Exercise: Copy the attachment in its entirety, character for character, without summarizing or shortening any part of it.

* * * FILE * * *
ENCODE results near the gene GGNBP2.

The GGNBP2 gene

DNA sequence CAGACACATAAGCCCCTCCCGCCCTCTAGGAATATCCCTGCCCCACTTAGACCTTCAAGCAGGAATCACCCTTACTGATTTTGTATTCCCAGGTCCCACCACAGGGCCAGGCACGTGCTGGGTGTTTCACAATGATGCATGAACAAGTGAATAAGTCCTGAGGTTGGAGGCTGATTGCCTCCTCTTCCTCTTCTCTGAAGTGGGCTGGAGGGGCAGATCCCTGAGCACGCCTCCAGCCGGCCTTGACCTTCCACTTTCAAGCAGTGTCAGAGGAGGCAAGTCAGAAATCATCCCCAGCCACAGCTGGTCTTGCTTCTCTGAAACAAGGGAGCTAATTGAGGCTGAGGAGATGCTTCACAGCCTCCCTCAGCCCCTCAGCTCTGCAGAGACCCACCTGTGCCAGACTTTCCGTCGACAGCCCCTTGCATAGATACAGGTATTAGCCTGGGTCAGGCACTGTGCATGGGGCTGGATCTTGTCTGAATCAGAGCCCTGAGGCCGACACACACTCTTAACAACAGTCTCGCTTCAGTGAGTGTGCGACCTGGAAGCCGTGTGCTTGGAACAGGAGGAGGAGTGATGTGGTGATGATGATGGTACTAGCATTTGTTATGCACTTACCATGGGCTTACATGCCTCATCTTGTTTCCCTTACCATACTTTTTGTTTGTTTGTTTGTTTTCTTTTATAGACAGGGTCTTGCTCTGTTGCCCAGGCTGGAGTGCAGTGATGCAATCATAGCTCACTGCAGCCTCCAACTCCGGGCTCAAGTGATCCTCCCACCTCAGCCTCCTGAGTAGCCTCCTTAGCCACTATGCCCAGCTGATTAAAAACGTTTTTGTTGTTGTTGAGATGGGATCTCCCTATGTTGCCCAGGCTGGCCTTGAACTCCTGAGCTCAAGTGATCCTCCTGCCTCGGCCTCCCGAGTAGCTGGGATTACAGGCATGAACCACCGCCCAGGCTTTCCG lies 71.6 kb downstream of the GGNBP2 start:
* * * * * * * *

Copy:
ENCODE results near the gene GGNBP2.

The GGNBP2 gene

DNA sequence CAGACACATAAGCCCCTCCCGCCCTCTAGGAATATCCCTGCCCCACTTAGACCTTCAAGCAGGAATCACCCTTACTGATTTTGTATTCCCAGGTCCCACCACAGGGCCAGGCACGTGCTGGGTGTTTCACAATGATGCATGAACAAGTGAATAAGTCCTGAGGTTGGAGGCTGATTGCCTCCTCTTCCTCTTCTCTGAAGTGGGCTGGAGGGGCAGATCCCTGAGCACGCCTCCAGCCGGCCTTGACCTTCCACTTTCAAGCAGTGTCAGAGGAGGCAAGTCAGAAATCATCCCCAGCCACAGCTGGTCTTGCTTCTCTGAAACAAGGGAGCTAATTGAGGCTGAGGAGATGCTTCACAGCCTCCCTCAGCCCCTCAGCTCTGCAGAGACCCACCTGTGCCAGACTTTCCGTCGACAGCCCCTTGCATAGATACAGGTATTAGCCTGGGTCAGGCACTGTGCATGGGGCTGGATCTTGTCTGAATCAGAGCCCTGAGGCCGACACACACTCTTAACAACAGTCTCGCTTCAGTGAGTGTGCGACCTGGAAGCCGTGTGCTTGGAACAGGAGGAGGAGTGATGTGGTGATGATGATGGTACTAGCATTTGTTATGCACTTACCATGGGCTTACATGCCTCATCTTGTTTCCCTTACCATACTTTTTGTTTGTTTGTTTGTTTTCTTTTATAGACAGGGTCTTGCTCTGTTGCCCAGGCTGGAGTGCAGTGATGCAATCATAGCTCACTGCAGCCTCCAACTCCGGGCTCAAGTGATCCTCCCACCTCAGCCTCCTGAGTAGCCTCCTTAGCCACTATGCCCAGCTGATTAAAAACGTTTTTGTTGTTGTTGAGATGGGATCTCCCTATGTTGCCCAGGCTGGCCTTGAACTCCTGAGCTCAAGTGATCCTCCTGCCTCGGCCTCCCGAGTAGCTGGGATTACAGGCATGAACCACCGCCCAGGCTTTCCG lies 71.6 kb downstream of the GGNBP2 start: